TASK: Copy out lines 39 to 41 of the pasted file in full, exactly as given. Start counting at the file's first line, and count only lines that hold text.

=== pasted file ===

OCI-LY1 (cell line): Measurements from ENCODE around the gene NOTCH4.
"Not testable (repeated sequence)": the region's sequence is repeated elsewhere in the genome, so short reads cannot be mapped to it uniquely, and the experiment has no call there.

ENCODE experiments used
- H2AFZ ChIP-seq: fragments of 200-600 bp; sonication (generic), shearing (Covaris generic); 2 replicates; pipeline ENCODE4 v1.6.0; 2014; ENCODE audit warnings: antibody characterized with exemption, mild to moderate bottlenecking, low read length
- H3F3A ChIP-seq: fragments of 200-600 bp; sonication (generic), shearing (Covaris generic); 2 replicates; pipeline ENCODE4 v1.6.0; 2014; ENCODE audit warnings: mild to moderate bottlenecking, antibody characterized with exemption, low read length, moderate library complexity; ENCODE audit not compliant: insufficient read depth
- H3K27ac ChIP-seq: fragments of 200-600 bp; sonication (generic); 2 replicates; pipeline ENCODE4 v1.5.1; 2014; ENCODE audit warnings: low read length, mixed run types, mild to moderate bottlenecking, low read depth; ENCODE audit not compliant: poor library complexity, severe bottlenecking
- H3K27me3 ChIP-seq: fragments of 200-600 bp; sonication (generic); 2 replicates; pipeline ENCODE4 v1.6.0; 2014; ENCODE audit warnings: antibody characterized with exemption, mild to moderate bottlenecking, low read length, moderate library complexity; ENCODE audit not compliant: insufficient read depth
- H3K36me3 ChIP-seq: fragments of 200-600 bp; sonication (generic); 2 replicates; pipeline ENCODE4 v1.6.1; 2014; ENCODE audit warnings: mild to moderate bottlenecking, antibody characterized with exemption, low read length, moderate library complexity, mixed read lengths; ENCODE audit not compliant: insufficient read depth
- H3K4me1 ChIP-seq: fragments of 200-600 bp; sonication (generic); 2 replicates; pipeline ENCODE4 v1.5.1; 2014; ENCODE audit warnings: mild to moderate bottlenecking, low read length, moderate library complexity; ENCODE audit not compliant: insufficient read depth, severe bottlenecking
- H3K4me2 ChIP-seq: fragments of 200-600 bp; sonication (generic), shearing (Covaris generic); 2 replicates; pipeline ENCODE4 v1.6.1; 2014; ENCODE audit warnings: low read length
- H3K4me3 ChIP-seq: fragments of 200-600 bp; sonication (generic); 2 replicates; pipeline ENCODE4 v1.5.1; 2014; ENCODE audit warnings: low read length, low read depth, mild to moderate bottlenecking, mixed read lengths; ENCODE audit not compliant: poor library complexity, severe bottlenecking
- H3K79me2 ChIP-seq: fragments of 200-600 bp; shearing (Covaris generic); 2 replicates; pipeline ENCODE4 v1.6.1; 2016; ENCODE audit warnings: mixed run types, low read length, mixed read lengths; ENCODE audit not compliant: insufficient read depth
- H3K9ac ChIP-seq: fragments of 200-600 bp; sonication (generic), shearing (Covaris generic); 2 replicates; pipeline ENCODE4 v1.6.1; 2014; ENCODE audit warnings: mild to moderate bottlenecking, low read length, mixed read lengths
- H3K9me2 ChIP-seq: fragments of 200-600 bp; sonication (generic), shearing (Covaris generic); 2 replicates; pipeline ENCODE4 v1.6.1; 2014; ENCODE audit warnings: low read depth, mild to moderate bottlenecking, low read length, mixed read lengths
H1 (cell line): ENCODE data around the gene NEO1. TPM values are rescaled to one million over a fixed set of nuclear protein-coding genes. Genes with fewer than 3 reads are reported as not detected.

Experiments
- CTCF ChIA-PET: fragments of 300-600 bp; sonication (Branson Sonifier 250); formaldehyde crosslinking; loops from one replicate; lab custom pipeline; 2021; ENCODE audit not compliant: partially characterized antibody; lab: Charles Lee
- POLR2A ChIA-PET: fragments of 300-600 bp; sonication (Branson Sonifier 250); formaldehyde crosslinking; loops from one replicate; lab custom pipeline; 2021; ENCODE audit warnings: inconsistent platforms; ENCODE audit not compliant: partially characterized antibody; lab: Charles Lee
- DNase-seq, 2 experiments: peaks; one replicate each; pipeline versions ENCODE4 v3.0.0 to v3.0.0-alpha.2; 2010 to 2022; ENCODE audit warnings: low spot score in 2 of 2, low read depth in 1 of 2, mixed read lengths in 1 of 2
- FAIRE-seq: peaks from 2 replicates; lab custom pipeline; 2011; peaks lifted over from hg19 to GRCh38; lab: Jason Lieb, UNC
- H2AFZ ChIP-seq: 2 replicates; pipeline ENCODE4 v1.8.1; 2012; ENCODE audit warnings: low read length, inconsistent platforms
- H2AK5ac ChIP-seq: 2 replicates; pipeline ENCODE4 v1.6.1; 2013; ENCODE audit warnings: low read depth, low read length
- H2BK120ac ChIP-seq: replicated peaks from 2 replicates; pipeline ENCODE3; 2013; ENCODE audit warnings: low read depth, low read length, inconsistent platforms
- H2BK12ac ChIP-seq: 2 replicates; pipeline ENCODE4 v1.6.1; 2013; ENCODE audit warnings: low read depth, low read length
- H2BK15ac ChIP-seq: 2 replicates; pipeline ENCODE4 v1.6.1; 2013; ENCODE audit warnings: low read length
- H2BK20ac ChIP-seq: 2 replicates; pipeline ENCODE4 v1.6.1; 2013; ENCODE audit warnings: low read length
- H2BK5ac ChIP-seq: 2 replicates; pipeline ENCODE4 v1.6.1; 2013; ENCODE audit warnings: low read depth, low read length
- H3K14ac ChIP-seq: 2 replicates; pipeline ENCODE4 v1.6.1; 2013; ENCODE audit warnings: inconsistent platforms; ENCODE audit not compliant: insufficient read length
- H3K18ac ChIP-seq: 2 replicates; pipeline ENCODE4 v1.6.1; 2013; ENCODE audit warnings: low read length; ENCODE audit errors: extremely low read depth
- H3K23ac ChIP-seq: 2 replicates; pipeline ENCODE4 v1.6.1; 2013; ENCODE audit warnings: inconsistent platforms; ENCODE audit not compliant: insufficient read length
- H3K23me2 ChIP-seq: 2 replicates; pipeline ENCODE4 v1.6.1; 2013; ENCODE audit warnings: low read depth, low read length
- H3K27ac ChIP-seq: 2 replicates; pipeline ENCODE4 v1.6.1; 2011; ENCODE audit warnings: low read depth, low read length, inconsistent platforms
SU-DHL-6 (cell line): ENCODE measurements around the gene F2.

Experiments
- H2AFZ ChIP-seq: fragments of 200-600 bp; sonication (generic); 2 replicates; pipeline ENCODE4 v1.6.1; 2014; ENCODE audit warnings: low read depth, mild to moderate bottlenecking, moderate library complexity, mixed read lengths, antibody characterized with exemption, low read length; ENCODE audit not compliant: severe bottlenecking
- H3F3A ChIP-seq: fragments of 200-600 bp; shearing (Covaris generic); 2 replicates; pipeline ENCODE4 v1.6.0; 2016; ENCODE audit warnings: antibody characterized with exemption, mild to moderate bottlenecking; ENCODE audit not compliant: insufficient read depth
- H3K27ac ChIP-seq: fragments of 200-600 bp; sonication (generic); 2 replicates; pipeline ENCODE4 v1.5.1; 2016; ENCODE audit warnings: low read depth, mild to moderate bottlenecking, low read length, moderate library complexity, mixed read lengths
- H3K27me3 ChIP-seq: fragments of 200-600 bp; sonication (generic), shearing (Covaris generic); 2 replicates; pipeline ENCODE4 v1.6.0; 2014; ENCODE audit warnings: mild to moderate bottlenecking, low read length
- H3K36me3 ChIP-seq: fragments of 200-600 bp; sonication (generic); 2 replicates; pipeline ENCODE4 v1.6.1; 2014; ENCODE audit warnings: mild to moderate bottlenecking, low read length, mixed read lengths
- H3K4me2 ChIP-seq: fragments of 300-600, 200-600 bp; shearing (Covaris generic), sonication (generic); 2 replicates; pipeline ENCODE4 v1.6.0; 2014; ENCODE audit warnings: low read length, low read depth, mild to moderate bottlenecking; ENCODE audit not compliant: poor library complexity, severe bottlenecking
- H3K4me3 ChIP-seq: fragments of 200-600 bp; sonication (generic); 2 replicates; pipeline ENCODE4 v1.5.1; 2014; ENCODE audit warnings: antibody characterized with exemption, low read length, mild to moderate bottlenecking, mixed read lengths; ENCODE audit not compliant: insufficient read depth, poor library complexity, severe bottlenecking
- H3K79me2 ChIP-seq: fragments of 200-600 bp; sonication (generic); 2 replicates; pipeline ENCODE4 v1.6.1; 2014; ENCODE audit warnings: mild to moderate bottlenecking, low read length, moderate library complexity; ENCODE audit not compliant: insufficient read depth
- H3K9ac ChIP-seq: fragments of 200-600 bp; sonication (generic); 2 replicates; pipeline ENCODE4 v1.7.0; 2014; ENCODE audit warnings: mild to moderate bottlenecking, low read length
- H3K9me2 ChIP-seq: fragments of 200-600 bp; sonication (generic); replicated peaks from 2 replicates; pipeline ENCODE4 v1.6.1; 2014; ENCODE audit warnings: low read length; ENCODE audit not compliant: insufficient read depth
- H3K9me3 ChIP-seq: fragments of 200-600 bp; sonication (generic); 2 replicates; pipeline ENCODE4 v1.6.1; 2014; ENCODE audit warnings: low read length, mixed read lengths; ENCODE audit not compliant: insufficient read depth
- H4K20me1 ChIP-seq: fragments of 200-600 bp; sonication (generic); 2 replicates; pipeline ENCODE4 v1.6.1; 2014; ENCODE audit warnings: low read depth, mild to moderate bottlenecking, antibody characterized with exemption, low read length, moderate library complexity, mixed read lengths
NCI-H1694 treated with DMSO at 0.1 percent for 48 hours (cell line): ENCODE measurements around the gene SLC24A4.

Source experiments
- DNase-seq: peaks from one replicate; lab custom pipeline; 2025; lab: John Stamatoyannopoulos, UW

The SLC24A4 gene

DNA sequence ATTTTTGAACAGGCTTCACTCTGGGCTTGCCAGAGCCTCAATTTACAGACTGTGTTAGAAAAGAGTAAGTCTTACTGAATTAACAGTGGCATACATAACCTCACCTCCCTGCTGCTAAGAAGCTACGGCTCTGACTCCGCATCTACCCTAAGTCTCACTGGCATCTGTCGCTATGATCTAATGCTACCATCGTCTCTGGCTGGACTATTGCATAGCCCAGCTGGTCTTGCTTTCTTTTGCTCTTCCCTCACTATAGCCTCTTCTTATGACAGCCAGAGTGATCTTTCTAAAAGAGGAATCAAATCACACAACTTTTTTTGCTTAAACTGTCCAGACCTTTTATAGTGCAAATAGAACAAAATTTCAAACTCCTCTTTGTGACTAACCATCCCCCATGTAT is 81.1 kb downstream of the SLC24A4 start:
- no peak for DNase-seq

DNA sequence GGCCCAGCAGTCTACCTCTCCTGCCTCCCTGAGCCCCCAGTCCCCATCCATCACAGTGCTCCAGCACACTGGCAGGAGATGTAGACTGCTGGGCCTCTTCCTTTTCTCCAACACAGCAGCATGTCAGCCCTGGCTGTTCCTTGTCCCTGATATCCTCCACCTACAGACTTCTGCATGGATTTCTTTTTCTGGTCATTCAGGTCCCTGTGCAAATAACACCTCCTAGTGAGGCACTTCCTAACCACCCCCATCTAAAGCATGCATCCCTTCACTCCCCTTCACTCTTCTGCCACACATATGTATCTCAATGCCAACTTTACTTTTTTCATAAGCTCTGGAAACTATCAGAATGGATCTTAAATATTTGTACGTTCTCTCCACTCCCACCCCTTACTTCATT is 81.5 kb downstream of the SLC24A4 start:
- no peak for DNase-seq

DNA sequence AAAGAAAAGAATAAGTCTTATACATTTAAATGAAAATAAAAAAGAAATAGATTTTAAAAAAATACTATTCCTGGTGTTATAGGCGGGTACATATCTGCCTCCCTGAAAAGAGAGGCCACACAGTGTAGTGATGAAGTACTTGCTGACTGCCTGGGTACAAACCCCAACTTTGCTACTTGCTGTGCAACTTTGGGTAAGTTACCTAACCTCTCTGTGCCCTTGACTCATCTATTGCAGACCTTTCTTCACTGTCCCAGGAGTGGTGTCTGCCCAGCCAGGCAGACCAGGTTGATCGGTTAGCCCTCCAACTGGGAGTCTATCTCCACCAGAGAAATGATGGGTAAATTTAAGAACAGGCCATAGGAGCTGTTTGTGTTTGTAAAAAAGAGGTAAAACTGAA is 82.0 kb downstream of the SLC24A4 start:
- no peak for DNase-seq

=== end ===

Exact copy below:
- H3K36me3 ChIP-seq: fragments of 200-600 bp; sonication (generic); 2 replicates; pipeline ENCODE4 v1.6.1; 2014; ENCODE audit warnings: mild to moderate bottlenecking, low read length, mixed read lengths
- H3K4me2 ChIP-seq: fragments of 300-600, 200-600 bp; shearing (Covaris generic), sonication (generic); 2 replicates; pipeline ENCODE4 v1.6.0; 2014; ENCODE audit warnings: low read length, low read depth, mild to moderate bottlenecking; ENCODE audit not compliant: poor library complexity, severe bottlenecking
- H3K4me3 ChIP-seq: fragments of 200-600 bp; sonication (generic); 2 replicates; pipeline ENCODE4 v1.5.1; 2014; ENCODE audit warnings: antibody characterized with exemption, low read length, mild to moderate bottlenecking, mixed read lengths; ENCODE audit not compliant: insufficient read depth, poor library complexity, severe bottlenecking